Dr David Elliman, Consultant in Community Child Health, and RCPCH paediatrician (Royal College of Paediatrics and Child Health), said:
“An expert group under the umbrella of the respected Cochrane Collaboration has reviewed all the trials of HPV vaccines. They looked at how well the vaccines worked and how safe they were. After carefully examining all the data, and only including all that which was likely to be accurate and unbiased, they reviewed 26 trials covering 73,428 girls or women. Data on boys and men were not included.
“They concluded that both the vaccines that have been in common use (the bivalent vaccine Cervarix and the quadrivalent vaccine Gardasil) were highly effective at preventing infection with the HPV viruses in the vaccines and to a lesser extent reduced infection with some other HPV strains. They also found that the vaccines were highly effective at reducing the incidence of precancerous changes in the cervix, associated with the vaccine strains, that can lead on to cancer. (Because it takes a long time after infection with the virus before cancer develops, there are no published data on this yet.) Changes due to other strains were also reduced, but less so. The main effects were seen in younger females, especially those who were known not to be already infected with HPV.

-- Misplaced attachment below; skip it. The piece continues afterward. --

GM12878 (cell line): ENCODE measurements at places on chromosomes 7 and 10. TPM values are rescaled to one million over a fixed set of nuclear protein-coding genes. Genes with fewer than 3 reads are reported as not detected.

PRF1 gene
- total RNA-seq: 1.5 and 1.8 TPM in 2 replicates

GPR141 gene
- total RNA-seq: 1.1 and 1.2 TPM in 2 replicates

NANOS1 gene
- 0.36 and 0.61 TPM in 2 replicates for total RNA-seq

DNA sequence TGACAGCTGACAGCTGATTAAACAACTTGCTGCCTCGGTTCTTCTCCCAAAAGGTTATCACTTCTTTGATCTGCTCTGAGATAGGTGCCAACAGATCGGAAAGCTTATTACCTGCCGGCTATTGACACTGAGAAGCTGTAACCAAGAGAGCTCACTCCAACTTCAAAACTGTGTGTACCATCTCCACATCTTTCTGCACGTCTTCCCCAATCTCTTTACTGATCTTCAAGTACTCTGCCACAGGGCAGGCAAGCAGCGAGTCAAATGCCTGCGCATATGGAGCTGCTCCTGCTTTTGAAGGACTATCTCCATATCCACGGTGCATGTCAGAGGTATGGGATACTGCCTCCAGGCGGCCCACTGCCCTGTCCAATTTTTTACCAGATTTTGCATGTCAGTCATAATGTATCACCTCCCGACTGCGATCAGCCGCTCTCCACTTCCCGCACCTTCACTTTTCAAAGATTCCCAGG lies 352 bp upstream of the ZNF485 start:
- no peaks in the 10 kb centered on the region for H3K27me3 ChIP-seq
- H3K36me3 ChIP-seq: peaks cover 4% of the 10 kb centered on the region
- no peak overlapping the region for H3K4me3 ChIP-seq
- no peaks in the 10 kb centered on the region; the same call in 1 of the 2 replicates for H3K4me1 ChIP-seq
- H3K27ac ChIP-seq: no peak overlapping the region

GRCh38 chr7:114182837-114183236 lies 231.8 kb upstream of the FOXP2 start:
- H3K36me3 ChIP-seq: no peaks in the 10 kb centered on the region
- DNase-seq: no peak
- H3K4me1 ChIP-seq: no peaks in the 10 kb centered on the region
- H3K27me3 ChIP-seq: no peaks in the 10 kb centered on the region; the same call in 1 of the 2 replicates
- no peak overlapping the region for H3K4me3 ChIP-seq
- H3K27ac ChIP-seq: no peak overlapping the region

“The group also looked at the incidence of side effects, following the vaccines. They found that, as expected, a number of people had local reactions but there were no serious side effects following the vaccine.”
Prof Helen Bedford, Professor of Children’s Health, UCL Great Ormond Street Institute of Child Health, said: